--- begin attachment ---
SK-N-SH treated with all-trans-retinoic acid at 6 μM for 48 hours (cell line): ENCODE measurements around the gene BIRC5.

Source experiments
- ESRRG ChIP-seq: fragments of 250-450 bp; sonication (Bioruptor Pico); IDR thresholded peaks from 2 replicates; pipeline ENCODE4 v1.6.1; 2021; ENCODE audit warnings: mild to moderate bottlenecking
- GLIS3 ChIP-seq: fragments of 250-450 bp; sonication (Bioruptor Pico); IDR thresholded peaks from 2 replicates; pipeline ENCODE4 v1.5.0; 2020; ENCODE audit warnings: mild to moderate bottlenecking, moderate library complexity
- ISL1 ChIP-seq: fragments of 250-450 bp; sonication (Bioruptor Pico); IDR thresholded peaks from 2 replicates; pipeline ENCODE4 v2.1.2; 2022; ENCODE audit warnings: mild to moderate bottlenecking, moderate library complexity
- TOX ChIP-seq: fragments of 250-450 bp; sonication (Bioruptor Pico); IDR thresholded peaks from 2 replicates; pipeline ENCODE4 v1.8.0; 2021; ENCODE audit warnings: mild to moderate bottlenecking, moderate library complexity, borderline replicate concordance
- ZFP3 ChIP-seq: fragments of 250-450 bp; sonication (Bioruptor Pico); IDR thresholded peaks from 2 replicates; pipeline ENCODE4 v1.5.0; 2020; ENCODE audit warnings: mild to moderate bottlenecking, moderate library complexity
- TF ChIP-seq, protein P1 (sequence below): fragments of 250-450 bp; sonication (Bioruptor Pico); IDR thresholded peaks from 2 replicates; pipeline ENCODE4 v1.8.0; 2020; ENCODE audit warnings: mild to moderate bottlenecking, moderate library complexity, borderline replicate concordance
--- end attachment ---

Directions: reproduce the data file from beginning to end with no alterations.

SK-N-SH treated with all-trans-retinoic acid at 6 μM for 48 hours (cell line): ENCODE measurements around the gene BIRC5.

Source experiments
- ESRRG ChIP-seq: fragments of 250-450 bp; sonication (Bioruptor Pico); IDR thresholded peaks from 2 replicates; pipeline ENCODE4 v1.6.1; 2021; ENCODE audit warnings: mild to moderate bottlenecking
- GLIS3 ChIP-seq: fragments of 250-450 bp; sonication (Bioruptor Pico); IDR thresholded peaks from 2 replicates; pipeline ENCODE4 v1.5.0; 2020; ENCODE audit warnings: mild to moderate bottlenecking, moderate library complexity
- ISL1 ChIP-seq: fragments of 250-450 bp; sonication (Bioruptor Pico); IDR thresholded peaks from 2 replicates; pipeline ENCODE4 v2.1.2; 2022; ENCODE audit warnings: mild to moderate bottlenecking, moderate library complexity
- TOX ChIP-seq: fragments of 250-450 bp; sonication (Bioruptor Pico); IDR thresholded peaks from 2 replicates; pipeline ENCODE4 v1.8.0; 2021; ENCODE audit warnings: mild to moderate bottlenecking, moderate library complexity, borderline replicate concordance
- ZFP3 ChIP-seq: fragments of 250-450 bp; sonication (Bioruptor Pico); IDR thresholded peaks from 2 replicates; pipeline ENCODE4 v1.5.0; 2020; ENCODE audit warnings: mild to moderate bottlenecking, moderate library complexity
- TF ChIP-seq, protein P1 (sequence below): fragments of 250-450 bp; sonication (Bioruptor Pico); IDR thresholded peaks from 2 replicates; pipeline ENCODE4 v1.8.0; 2020; ENCODE audit warnings: mild to moderate bottlenecking, moderate library complexity, borderline replicate concordance